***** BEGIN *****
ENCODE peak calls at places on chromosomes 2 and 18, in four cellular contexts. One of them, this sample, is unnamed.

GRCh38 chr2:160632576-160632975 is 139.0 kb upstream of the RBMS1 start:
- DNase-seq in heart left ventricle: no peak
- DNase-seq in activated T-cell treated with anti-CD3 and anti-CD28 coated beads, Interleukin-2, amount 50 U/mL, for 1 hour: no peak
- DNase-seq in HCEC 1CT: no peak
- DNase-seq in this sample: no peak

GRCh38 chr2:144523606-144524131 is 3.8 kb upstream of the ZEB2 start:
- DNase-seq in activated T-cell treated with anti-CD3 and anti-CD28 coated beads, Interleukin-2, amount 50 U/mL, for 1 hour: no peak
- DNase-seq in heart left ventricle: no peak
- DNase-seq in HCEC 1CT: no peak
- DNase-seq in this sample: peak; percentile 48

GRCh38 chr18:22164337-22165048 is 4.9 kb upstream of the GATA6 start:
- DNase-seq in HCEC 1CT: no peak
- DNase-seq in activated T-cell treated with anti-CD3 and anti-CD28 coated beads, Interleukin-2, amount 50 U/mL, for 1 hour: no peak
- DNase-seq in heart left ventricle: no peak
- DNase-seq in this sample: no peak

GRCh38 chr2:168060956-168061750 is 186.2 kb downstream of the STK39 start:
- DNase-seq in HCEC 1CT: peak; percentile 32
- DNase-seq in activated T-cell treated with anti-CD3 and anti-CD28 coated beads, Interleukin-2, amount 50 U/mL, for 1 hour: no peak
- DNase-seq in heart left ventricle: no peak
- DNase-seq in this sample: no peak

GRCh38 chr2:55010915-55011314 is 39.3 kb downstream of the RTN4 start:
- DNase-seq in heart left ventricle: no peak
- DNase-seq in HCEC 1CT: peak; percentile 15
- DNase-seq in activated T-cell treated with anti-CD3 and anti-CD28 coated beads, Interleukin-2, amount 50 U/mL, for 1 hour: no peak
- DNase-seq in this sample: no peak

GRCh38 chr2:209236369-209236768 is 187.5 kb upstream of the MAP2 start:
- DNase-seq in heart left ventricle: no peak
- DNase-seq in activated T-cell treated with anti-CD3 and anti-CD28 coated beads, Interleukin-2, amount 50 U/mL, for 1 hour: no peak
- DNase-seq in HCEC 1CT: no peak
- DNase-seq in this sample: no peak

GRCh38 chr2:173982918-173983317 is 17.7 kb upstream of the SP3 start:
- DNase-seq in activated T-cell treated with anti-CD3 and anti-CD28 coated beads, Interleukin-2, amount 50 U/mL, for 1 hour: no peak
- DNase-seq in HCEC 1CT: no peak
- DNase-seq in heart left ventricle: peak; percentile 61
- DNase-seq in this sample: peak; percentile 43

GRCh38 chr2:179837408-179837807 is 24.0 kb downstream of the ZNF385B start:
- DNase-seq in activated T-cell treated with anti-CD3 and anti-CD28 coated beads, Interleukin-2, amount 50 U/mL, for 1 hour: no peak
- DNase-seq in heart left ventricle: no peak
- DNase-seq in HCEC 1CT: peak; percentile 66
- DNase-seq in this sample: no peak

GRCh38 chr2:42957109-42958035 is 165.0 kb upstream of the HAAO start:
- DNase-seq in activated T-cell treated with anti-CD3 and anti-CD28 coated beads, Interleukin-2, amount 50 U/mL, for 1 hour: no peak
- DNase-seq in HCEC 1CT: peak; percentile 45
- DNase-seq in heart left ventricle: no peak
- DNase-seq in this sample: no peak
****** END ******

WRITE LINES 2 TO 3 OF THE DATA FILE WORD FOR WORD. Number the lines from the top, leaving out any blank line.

GRCh38 chr2:160632576-160632975 is 139.0 kb upstream of the RBMS1 start:
- DNase-seq in heart left ventricle: no peak